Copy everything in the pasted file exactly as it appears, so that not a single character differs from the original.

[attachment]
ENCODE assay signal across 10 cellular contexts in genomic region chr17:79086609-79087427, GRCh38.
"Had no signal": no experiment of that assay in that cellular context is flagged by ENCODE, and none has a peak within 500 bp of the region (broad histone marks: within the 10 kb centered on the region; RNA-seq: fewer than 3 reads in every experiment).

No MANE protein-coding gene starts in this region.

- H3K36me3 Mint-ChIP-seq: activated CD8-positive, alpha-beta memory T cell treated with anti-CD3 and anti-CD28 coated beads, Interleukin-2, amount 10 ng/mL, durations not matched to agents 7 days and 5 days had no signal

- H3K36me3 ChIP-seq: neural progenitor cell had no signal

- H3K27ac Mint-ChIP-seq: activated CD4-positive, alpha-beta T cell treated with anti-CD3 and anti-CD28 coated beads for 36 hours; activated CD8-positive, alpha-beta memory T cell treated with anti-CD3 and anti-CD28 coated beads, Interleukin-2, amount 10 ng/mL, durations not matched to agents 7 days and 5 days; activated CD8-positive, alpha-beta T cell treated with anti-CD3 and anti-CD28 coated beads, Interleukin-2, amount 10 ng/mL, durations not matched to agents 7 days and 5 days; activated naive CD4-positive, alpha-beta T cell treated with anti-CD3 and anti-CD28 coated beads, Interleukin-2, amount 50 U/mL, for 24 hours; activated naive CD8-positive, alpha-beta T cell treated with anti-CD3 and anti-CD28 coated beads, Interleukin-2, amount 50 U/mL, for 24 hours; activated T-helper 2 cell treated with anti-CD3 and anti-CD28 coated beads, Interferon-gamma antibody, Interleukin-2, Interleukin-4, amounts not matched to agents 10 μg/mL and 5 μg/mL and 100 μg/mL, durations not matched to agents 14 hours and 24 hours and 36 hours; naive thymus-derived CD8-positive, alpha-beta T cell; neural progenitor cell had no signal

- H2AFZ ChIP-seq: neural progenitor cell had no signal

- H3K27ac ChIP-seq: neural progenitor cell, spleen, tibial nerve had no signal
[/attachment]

ENCODE assay signal across 10 cellular contexts in genomic region chr17:79086609-79087427, GRCh38.
"Had no signal": no experiment of that assay in that cellular context is flagged by ENCODE, and none has a peak within 500 bp of the region (broad histone marks: within the 10 kb centered on the region; RNA-seq: fewer than 3 reads in every experiment).

No MANE protein-coding gene starts in this region.

- H3K36me3 Mint-ChIP-seq: activated CD8-positive, alpha-beta memory T cell treated with anti-CD3 and anti-CD28 coated beads, Interleukin-2, amount 10 ng/mL, durations not matched to agents 7 days and 5 days had no signal

- H3K36me3 ChIP-seq: neural progenitor cell had no signal

- H3K27ac Mint-ChIP-seq: activated CD4-positive, alpha-beta T cell treated with anti-CD3 and anti-CD28 coated beads for 36 hours; activated CD8-positive, alpha-beta memory T cell treated with anti-CD3 and anti-CD28 coated beads, Interleukin-2, amount 10 ng/mL, durations not matched to agents 7 days and 5 days; activated CD8-positive, alpha-beta T cell treated with anti-CD3 and anti-CD28 coated beads, Interleukin-2, amount 10 ng/mL, durations not matched to agents 7 days and 5 days; activated naive CD4-positive, alpha-beta T cell treated with anti-CD3 and anti-CD28 coated beads, Interleukin-2, amount 50 U/mL, for 24 hours; activated naive CD8-positive, alpha-beta T cell treated with anti-CD3 and anti-CD28 coated beads, Interleukin-2, amount 50 U/mL, for 24 hours; activated T-helper 2 cell treated with anti-CD3 and anti-CD28 coated beads, Interferon-gamma antibody, Interleukin-2, Interleukin-4, amounts not matched to agents 10 μg/mL and 5 μg/mL and 100 μg/mL, durations not matched to agents 14 hours and 24 hours and 36 hours; naive thymus-derived CD8-positive, alpha-beta T cell; neural progenitor cell had no signal

- H2AFZ ChIP-seq: neural progenitor cell had no signal

- H3K27ac ChIP-seq: neural progenitor cell, spleen, tibial nerve had no signal